Soon-to-Arrive HBM4 Memory for Superior Bandwidth Increases

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Soon-to-Arrive HBM4 Memory for Superior Bandwidth Increases

This is the time of year when people start thinking they just can’t get enough sunshine, but it’s natural to feel that way when the days get shorter and the weather tends to be darker and drearier. But nonetheless it’s an incredible free resource that contributes to our overall well-being in so many ways, and there’s people with seasonal affective disorder who actually become sick due to a lack of rays.

Now it may seem strange that we’d be talking about sunshine in a discussion of memory, bandwidth and anything tied into the way we are collectively utilizing digital technologies. But here’s the connection; we may be able to get by with shorter and darker days because we know eventually spring will come around again. But when it comes to bandwidth and the lack of it slowing down our movements online there’s no reprieve coming and there’s also a lot of the concept of induced demand too.

So building more and wider free ways to accommodate traffic never works, but with bandwidth there are real tangible benefits to expanding, improving, and optimizing memory capacities. What’s new isn’t new for very long here, but these advances are the kinds of stuff that will appeal to any good Canadian web hosting provider and that’s true for us here at 4GoodHosting too. For that reason the coming advent of HBM4 memory is definitely a blog-worthy topic, and so that’s where we’re going for this week.

Businessman pressing virtual button in quantum computing concept

Fast Data Transfer Rates

High-bandwidth memory (HBM) is much more considerable today than it was 10 years ago even, and the way it has supercharged data transfer rates is something we’ve all benefited from. Much more in the way of features has come along with it too, and it seems that the best is yet to come with HBM memory and courtesy of the super digitally-savvy developers at Samsung.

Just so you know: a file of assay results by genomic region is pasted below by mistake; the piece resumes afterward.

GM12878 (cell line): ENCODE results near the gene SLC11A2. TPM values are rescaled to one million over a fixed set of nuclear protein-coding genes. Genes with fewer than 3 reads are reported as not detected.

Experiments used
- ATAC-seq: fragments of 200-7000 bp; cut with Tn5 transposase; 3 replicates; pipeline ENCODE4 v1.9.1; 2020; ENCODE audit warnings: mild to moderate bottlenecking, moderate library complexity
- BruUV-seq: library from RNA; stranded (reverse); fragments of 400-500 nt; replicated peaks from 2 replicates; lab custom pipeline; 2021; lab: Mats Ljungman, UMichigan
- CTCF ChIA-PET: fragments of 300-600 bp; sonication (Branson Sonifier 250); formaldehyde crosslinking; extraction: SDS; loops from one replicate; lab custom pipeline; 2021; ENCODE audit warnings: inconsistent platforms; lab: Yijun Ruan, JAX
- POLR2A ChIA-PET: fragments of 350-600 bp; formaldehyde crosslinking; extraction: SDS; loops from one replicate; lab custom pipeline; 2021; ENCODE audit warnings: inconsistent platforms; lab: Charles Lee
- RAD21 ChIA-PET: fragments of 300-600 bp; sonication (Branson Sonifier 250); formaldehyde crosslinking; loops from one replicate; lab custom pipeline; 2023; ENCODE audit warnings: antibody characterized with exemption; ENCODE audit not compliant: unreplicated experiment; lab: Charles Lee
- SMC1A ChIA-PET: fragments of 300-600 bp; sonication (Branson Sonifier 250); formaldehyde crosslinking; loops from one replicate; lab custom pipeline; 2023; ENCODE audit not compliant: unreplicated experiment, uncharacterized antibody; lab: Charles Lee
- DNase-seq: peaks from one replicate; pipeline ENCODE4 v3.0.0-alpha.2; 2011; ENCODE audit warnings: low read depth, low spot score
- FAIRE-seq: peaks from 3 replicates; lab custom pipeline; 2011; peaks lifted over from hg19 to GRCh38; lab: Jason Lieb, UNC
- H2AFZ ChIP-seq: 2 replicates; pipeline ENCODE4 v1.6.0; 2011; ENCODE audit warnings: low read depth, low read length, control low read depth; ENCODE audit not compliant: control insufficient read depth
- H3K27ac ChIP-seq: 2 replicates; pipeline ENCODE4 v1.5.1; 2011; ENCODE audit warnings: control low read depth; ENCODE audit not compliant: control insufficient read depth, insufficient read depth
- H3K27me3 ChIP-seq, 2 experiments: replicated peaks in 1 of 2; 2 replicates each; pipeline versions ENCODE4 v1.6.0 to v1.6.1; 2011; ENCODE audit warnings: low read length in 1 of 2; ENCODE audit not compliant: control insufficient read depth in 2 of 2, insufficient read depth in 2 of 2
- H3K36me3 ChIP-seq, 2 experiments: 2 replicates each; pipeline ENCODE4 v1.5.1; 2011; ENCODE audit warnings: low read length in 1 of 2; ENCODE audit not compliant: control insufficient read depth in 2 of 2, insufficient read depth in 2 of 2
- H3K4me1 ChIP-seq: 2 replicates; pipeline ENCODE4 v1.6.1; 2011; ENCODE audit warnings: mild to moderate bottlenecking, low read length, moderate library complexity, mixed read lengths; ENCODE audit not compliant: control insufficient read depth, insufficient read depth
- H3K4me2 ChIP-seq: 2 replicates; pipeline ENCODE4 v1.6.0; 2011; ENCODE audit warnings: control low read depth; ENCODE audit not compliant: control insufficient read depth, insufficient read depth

The new HBM4 memory is expected to become available to consumers through standard product fare by next year (2024) and will feature a 2048-bit interface per stack that is 2x as wide as HBM3’s 1024-bit. This superior new memory is going to feature technologies optimized for high thermal properties in development, such as non-conductive film assembly and hybrid copper bonding.

This increase in interface width from 1024-bit per stack to 2048-bit per stack will likely constitute the biggest change in HBM memory technology ever seen. 1024-bit interfaces have been the norm for HBM stacks since 2015, and so over the course of 8 years many people have become accustomed to limitations created by them. This coming doubling up of capacity is going to be a treat for many of them as they make themselves newly accustomed to it.

Per-stack capacities of between 32GB and 64GB and peak bandwidth of 2 TB/s per stack or higher are going to facilitate major differences in operability right across the board. Let’s make it clear though that to build a 64GB stack you will need a 16-Hi stack with 32GB memory devices. To date nothing even close to that has been developed though, so it looks like such dense stacks will only hit the market alongside the introduction of HBM4.

Some TBD

All this rosy outlook may need to be tempered somewhat as we still don’t know whether memory makers will be able to take those ~9 GT/s data transfer rates supported by HBM3E stacks for HBM4 stacks with a 2048-bit interface and make them stick. But the belief is that with some trial and error over the next 6 months to a year they will and the increase in bus width will double peak bandwidth from 1.15 TB/s per stack to 2.30 TB/s per stack.

That’s power, space and flexibility in one tidy package, but we also need to be looking at how widening of a per-stack memory interface will affect the number of stacks processors and interposers can handle. We need to take today’s massive processors into account with relation to the implementation of new and superior memory technologies.

Nvidia’s H100 is a good example, and its support of six 1024-bit wide HBM3/HBM3E doesn’t go so well when its operating with a massive 6144-bit wide interface. However, if the interface of a single KGSD increases to 2048 bits then the question becomes do processor developers keep using the same number of HBM4 stacks, or do they need to find ways of reducing them will hopefully still maintaining high-performance standards.

All this said, HBM4 memory looks like it’s going to be a fantastic add, even though implementation of it still has a few building blocks that have yet to be put in place.

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